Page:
#myfavfriday Who Is Robert Wadlow & Super Size It!

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“My Favorite” was probably my favorite part of #TMC12, literally.  The snippets were quick ideas you could easily tweak for your own classroom.  So when @misscalcul8 suggested we continue – I was excited.  That is until I started thinking about what I would share.  How do I pick my favorite?   My favorite what?  I have a whole list of things I want to share – but today…a favorite unit I’ve used many, many times successfully with my students.

Sadly (for me), with CCSS, we have shifted the ratios/proportions completely to the middle school, so one of my favorite units Who Is Robert Wadlow? is no longer included in our Algebra I curriculum at the high school.  I would leave students with the question at the end of class the day before beginning the unit “Who is Robert Wadlow?”  Several would go home and look up – find information.  The following day, we would discuss, share his measurements (most in metric units) and as a class we would determine how to convert to standard units – so it would make the most since to our American Brains.  So my question – was he unnatural?  Or just a bigger version of us?  If you research, you’ll see how he was normal size baby when he was born.  We talk about how you go to the doctor for well-child visits and they measure you – plotting your height/weight on “that curve” and discuss why doctors do that.  How if we’re growing too fast/slow the doctors can run tests to see if something in our growth hormones need to be modified…

Anyway, to end the day we all measure our foot lengths and heights and create a scatterplot…surprised to see – its somewhat correlated (yes 9th graders are growing, so its not perfectly linear…) – then we add RW’s (ft, ht) to the plot…again, surprised to see, he fits the pattern…just a bigger version.  We calculate the height/foot length ratios for the class, then split the data out to boys and girls to see if there is indeed a common ratio…once again, surprised to see how close the ratios actually are.  We talk about people who are clumsy in while growing – what their ratios would look like – if they are too tall for their feet, etc.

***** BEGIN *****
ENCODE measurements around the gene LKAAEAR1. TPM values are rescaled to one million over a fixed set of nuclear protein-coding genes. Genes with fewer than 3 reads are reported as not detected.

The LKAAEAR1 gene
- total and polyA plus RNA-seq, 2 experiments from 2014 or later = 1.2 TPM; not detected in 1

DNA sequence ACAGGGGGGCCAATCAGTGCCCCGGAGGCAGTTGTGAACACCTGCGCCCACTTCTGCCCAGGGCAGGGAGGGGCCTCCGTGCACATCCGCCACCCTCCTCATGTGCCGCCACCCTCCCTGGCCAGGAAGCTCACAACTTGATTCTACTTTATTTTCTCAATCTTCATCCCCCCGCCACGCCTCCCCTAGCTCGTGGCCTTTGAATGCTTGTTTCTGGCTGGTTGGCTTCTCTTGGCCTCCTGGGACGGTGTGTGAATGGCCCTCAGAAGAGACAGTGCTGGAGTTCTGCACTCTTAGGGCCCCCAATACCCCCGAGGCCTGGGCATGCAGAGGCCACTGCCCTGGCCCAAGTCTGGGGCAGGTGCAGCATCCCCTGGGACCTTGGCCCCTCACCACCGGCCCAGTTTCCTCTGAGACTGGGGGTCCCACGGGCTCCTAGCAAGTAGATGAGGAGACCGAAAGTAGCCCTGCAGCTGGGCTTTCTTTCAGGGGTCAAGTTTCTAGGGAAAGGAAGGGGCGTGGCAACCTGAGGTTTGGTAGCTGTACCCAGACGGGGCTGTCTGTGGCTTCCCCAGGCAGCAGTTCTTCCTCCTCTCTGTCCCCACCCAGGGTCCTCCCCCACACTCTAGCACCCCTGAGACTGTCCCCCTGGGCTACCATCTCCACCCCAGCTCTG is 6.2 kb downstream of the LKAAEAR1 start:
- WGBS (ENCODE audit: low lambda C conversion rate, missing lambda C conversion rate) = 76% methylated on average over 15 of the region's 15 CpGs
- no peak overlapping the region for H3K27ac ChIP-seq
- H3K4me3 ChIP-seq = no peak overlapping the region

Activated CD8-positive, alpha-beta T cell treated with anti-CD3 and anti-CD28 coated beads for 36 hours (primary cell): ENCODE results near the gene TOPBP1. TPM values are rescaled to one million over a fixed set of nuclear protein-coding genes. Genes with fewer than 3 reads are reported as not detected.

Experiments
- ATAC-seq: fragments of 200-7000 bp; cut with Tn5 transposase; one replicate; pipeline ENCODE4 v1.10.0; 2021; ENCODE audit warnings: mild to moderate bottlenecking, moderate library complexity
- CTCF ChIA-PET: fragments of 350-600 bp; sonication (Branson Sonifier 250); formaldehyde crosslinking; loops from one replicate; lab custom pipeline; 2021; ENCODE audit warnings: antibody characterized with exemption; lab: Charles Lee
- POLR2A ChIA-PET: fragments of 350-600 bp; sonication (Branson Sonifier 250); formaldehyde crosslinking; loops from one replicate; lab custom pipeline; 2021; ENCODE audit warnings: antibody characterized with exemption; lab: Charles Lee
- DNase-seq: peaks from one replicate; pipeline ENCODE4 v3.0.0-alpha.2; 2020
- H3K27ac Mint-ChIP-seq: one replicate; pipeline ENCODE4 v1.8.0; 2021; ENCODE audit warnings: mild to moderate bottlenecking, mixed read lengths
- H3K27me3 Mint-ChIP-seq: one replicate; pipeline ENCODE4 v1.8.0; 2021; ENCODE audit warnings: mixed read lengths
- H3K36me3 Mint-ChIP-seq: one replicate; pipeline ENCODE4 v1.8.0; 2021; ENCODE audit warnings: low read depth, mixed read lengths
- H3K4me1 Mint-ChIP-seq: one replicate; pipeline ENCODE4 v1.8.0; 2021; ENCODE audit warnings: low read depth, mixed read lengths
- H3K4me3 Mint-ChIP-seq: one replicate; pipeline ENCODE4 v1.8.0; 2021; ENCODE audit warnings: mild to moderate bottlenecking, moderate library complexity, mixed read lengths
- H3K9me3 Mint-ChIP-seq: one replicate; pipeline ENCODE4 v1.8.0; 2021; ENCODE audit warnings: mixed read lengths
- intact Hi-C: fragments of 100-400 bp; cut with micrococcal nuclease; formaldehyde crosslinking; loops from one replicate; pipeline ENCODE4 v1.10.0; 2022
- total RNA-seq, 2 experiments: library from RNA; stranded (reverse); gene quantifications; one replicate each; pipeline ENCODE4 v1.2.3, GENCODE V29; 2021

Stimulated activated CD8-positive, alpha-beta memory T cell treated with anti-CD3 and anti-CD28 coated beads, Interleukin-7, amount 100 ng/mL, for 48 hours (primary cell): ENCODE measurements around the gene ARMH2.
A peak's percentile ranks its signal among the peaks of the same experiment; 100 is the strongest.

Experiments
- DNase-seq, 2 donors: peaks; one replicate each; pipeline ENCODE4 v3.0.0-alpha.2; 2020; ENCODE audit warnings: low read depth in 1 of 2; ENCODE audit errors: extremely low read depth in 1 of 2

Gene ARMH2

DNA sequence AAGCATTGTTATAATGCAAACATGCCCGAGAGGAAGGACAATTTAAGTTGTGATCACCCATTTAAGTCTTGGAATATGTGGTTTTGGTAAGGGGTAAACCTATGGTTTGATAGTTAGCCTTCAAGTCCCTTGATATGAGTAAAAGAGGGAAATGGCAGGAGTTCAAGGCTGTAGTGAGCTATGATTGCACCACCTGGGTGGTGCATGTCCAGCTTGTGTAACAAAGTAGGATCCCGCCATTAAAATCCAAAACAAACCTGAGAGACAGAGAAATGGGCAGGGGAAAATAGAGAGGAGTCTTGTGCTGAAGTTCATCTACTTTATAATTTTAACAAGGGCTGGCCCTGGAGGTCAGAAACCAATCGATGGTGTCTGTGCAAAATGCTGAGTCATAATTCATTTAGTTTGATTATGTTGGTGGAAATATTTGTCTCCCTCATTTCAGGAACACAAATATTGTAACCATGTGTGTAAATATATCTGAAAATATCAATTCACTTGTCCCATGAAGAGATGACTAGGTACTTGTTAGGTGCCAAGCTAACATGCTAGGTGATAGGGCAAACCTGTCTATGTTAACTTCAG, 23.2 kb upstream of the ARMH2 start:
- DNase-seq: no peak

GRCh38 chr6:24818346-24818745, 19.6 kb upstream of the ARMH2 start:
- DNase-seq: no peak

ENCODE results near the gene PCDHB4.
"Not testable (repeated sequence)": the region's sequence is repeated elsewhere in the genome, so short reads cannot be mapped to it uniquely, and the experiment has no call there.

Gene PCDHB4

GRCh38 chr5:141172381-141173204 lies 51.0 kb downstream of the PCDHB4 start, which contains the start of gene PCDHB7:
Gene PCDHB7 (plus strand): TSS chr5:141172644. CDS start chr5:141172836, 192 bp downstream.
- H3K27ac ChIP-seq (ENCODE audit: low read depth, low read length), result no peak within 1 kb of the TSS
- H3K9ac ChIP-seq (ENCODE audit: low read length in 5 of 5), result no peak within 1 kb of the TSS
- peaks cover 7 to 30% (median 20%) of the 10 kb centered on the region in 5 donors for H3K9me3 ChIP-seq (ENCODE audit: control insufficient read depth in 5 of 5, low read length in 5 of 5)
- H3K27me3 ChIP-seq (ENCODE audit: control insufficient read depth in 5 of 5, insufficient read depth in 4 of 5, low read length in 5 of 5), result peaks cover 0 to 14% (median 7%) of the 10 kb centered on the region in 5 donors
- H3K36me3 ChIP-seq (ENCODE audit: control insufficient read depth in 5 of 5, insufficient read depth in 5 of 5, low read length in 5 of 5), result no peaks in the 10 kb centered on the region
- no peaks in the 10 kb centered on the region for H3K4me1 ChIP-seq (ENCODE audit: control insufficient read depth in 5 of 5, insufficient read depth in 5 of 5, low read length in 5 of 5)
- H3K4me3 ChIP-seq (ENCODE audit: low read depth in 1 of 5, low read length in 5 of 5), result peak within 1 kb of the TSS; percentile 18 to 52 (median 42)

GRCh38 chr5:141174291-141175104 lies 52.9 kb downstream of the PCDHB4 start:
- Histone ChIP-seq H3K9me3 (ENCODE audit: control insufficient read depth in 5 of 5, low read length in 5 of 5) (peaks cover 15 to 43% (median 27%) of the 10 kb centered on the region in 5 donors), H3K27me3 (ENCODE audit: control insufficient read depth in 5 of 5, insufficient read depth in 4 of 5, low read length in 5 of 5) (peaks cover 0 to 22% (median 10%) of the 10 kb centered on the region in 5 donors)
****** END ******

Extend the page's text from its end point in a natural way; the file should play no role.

I shoudl note I used this as opportunity to teach students how to enter data into lists on TI-84, L1=foot length, L2=height, L3 = (L2/L1) and how to create scatterplots on graphing calculator.

One year I even had students ask if this was related to Vertruvian Man and explore if they were similar to him.

As a final project in this unit, I would assign Super Size It as part of their unit assessment.

Y, B, H with their Super Size It projects.
Special K – scale factor of 5 …125 times more cereal!
Extra Gum – scale factor of 3 … 27 times more gum!
Chocolate Pudding – scale factor of 2 …8 times more pudding!
 
You could easily modify this activity to fit high school geometry – to determine how scale factors affect surface area / volume ratios.
 
Robert Wadlow Ratios & Proportions Unit Organizer
 
A few other files I have used within this unit –

So, for My Favorite Friday – one of my favorite units – I no longer get to use – hopefully one of you can use an idea or two and keep the spirit of Robert Wadlow & Super Size It alive!

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6 responses »

  1. I did a day with Robert Wadlow, too, in my precalc class last year. I just posted this statement on the board (with a picture of him): The world’s tallest man was 2.72 meters (272 cm). How big should his foot have been?

    I didn’t give any directions or other information; I just sat and watched. It was so fun to see their approach! After they got a final answer, we looked up shoe sizes to determine how big that would’ve been.

    (This was my lesson on Linear Regression. I just didn’t want to “teach” it to them.)

    Love the Super Size It idea, though! I could totally do that in Algebra 1 when we talk ratios. Fun!

    • when i used to teach geometry, i had a project where they had to redesign a container to have the most efficient SA / V ratio, they were required to take apart the original container and use it to build the more efficient container…so.much.fun.

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